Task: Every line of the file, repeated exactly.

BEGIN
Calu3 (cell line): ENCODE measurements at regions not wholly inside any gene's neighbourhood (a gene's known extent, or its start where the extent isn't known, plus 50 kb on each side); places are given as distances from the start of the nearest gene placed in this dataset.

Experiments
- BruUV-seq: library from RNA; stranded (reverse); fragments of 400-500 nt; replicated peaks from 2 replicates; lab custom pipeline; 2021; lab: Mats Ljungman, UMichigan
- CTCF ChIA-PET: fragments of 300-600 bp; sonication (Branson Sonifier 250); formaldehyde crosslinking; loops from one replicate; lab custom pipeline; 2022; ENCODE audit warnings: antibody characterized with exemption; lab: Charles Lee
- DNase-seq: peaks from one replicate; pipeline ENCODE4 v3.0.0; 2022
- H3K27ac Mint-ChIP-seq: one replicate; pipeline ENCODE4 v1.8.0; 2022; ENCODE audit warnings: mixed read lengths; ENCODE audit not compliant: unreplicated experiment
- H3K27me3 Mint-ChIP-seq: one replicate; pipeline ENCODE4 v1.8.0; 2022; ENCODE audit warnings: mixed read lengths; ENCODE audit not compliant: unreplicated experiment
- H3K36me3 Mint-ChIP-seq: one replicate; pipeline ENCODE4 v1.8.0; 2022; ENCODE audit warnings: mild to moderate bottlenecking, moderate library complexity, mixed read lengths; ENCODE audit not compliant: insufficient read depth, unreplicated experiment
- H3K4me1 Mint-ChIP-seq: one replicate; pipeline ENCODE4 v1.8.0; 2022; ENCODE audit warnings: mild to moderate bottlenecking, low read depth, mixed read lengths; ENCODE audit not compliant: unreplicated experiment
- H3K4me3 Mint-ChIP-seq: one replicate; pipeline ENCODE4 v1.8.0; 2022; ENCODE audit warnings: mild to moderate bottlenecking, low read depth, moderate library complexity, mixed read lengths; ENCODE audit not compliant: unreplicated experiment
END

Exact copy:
Calu3 (cell line): ENCODE measurements at regions not wholly inside any gene's neighbourhood (a gene's known extent, or its start where the extent isn't known, plus 50 kb on each side); places are given as distances from the start of the nearest gene placed in this dataset.

Experiments
- BruUV-seq: library from RNA; stranded (reverse); fragments of 400-500 nt; replicated peaks from 2 replicates; lab custom pipeline; 2021; lab: Mats Ljungman, UMichigan
- CTCF ChIA-PET: fragments of 300-600 bp; sonication (Branson Sonifier 250); formaldehyde crosslinking; loops from one replicate; lab custom pipeline; 2022; ENCODE audit warnings: antibody characterized with exemption; lab: Charles Lee
- DNase-seq: peaks from one replicate; pipeline ENCODE4 v3.0.0; 2022
- H3K27ac Mint-ChIP-seq: one replicate; pipeline ENCODE4 v1.8.0; 2022; ENCODE audit warnings: mixed read lengths; ENCODE audit not compliant: unreplicated experiment
- H3K27me3 Mint-ChIP-seq: one replicate; pipeline ENCODE4 v1.8.0; 2022; ENCODE audit warnings: mixed read lengths; ENCODE audit not compliant: unreplicated experiment
- H3K36me3 Mint-ChIP-seq: one replicate; pipeline ENCODE4 v1.8.0; 2022; ENCODE audit warnings: mild to moderate bottlenecking, moderate library complexity, mixed read lengths; ENCODE audit not compliant: insufficient read depth, unreplicated experiment
- H3K4me1 Mint-ChIP-seq: one replicate; pipeline ENCODE4 v1.8.0; 2022; ENCODE audit warnings: mild to moderate bottlenecking, low read depth, mixed read lengths; ENCODE audit not compliant: unreplicated experiment
- H3K4me3 Mint-ChIP-seq: one replicate; pipeline ENCODE4 v1.8.0; 2022; ENCODE audit warnings: mild to moderate bottlenecking, low read depth, moderate library complexity, mixed read lengths; ENCODE audit not compliant: unreplicated experiment